The Dordogne is located in southwest France, in the region of Nouvelle-Aquitaine. It’s situated between the Loire Valley and the Pyrenees, and is named after the Dordogne river that runs through it. We were lucky to visit this area of France for a photo assignment last year and we are not disappointed by the calming landscapes, towering castles and quaint villages.
The area has earned a nickname as “Dordognshire” due to the thriving British community that have been attracted to warmer weather, French lifestyle and lower cost of living. We weren’t sure what to expect and wondered how the locals felt about the British influx. Especially with Brexit, the amount of British people buying houses in the area has increased. We found that the locals, perhaps surprisingly, have heartily embraced the historical perfidious enemy. The Brits have given new life to the area and English speaking tours of the Dordogne are bringing more tourists to discover this beautiful place. The history of the Dordogne is fascinatingly intertwined with that of England. It was in fact once English!
5 reasons to Visit the Dordogne, France
Castles and Medieval History
This area has a rich history involving wars and familiar names from history class. Due to it’s turbulent history during the middle ages, stunning castles highly populate the region.I was honestly flabbergasted by the amount of signs for historical monuments.
You could say it all started with Duchess Eleanor of Aquitaine. She inherited much of Aquitaine, and married the King of France, Louis VII. The marriage union didn’t produce a son, and was subsequently annulled after 15 years. Eight weeks later, Eleanor married Henry Plantagenet. Henry became king of England, and a large part of France consequentially fell under English rule. The French, as you can imagine, weren’t amused. Over the next thirteen years, Eleanor bore eight children: five sons, three of whom became kings; and three daughters. Eventually her second son, Richard the Lionheart, ascended the throne. He inherited all the French lands and spent time fighting in the crusades and the Dordogne.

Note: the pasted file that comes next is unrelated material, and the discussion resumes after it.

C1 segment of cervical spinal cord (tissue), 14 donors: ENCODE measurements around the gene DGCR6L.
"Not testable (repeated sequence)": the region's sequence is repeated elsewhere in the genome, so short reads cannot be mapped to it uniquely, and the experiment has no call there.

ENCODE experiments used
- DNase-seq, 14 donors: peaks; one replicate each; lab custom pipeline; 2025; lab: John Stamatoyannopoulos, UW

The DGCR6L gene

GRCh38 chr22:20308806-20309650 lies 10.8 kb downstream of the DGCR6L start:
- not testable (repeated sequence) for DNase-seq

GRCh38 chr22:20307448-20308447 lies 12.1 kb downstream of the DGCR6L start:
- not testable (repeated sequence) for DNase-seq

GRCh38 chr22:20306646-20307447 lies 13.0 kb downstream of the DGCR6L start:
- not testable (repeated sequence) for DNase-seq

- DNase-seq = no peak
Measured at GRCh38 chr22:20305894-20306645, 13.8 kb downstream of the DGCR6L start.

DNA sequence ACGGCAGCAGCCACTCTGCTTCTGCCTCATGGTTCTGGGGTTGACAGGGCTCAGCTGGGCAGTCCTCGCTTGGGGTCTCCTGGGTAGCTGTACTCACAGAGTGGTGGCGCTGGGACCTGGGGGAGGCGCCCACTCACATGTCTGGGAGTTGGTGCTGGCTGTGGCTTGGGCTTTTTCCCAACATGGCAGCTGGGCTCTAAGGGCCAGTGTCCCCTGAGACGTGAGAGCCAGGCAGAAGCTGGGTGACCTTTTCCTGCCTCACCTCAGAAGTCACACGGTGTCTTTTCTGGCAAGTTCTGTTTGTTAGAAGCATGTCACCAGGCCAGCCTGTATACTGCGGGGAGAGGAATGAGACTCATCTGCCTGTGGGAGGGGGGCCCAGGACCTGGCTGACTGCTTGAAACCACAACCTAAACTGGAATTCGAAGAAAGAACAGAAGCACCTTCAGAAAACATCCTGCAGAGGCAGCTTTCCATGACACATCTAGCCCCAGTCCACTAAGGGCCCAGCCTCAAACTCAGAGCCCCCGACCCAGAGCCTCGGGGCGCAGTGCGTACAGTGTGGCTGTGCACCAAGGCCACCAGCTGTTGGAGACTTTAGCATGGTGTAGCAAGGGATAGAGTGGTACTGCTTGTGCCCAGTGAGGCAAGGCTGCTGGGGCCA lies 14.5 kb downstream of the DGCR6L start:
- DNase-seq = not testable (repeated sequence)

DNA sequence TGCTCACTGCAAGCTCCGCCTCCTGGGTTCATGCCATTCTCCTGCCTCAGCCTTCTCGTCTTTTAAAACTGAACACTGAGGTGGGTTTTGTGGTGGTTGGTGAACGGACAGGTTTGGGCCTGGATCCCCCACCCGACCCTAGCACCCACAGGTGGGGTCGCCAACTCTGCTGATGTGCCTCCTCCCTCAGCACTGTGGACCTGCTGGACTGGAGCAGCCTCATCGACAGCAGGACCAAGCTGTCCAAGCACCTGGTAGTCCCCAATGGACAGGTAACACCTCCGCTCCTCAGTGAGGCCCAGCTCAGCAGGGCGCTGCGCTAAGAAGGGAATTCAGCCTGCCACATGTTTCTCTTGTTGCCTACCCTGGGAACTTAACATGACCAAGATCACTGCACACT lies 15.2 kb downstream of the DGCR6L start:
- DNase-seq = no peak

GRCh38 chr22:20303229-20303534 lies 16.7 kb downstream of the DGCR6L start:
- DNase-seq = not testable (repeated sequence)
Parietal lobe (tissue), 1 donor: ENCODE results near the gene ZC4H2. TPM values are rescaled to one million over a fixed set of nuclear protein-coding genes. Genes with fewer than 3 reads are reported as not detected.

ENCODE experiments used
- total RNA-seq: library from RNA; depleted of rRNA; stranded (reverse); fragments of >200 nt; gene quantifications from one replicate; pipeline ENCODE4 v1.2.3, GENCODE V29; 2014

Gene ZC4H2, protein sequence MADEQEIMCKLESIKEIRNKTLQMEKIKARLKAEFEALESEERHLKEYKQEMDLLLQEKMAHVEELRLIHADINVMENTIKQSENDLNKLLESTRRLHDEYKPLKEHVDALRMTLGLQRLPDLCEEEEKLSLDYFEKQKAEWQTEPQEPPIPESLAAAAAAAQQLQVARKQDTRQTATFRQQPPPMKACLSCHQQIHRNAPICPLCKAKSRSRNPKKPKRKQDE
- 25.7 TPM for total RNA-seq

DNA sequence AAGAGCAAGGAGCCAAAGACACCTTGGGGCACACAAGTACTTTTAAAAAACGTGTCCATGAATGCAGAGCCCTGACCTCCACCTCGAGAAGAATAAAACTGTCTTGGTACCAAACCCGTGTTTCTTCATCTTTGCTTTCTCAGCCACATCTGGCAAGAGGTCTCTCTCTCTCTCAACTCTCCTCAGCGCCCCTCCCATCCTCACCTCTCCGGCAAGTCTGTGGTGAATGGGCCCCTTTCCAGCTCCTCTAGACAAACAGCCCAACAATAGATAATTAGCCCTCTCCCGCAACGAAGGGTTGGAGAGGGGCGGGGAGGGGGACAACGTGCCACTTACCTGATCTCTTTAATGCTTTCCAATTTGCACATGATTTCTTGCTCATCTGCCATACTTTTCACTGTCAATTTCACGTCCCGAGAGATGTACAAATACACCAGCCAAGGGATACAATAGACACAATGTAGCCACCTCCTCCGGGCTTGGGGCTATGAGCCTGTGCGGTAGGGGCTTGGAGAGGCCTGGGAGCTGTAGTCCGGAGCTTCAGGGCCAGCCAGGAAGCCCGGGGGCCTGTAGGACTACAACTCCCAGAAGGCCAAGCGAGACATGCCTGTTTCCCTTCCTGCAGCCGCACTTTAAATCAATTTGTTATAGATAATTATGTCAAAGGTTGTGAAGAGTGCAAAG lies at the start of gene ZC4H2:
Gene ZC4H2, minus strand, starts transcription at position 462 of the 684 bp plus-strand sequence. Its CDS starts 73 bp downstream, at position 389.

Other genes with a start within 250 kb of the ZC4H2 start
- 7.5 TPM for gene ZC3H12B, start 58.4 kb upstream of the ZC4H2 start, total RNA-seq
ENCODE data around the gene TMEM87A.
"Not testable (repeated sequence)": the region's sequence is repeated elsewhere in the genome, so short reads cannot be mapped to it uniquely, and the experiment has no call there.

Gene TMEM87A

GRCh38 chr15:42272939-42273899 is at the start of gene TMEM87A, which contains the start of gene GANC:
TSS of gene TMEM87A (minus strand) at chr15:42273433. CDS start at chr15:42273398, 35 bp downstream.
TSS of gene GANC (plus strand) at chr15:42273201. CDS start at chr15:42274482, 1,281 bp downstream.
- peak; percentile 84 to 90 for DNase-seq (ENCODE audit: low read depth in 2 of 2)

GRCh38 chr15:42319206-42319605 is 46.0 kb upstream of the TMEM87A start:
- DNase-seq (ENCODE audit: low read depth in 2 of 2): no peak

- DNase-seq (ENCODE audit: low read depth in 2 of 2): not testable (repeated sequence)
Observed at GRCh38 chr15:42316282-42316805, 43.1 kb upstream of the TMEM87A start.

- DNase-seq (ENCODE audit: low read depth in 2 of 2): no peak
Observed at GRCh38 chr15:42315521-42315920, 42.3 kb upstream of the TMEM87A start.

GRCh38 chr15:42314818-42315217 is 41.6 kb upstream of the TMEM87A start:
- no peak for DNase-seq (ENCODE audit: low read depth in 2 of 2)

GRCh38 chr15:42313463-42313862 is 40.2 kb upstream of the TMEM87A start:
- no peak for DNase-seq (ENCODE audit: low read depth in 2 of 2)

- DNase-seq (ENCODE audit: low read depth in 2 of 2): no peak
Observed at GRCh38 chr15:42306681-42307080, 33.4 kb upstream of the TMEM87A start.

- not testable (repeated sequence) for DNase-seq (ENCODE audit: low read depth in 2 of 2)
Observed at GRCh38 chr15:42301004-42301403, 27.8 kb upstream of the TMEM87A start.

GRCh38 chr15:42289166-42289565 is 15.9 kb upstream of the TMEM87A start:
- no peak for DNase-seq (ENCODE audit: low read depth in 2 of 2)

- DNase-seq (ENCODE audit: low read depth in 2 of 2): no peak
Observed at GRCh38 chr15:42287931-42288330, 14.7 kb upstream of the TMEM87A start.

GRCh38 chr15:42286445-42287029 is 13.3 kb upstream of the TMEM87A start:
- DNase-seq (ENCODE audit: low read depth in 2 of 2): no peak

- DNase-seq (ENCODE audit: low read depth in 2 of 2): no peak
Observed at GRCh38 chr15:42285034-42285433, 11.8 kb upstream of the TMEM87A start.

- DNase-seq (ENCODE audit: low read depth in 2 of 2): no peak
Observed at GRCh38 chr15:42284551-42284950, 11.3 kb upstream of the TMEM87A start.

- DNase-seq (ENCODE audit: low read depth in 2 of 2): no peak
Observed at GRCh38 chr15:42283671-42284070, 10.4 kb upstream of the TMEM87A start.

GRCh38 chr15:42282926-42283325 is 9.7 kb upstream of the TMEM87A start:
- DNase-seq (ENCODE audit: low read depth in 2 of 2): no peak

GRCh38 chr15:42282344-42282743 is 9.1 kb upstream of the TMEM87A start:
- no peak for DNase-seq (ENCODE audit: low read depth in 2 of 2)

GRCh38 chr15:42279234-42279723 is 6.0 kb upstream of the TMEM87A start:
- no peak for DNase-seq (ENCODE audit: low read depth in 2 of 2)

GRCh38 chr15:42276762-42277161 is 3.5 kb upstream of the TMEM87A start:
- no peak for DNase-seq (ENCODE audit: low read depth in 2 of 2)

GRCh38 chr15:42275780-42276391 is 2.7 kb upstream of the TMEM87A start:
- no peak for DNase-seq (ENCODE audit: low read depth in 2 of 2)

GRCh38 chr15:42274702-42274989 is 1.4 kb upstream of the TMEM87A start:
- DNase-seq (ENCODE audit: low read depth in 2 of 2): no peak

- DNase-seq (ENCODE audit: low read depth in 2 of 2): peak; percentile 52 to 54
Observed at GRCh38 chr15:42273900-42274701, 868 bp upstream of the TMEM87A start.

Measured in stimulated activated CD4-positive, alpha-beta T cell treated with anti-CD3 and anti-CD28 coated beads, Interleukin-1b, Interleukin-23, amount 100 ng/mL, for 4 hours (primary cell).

In 1328, following the deaths of the 3 sons of Philippe le Bel, the French selected Philippe Count of Valois to be king, instead of English king Edward III. This shows how closely tied the royal families were. Edwards III was the nephew of the deceased French king!
Philippe VI ordered that the lands of Aquitaine be taken from the English. Then in 1340, Edward III declared himself King of France. This was the start of the disastrous Hundred Years War where a lot of historical battles occurred in the Dordogne.
The wine of this region has often been overlooked as it is adjacent to Bordeaux. Vines, as elsewhere in France, were planted here by the Romans. The River Dordogne was vital in promoting the wine trade and directly led to the wealth of the region during the Middle Ages.
The Bergerac area has exported wines since 1254, when it began shipping its vintages to England based on special privileges such as special tax exemptions granted by Henry III of England. Despite Bergerac’s special privileges, during this period, Bordeaux was known to use its superior position, downriver and near the mouth of the Garonne river, to give its own wines priority over barrels of Bergerac wines being transported on river barges. The region subsequently expanded it’s exportation to other countries in Europe and across the Atlantic.
Now I’m certainly not comparing the markets of Dordogne to the markets of Provence. However, the markets in Dordogne have their own special, more rustic charm. In this land, it’s all about the succulent prunes, sought-after truffles, and products made from ducks such as foie gras and confit de canard.
Some of the most beautiful gardens in France are located in the Dordogne. Impressive, intricate sculptures made of boxwood have taken years to perfect. A great day out with the kids, or for romantic wanderings.
The combination of medieval architecture with the fact that this area was left quiet untouched until recently, means you’ll find all kinds of buildings, some in ruins, full of character. A mixture of stone roofs and wooden timber framed structures are all there to be admired.
Combine it with a Tour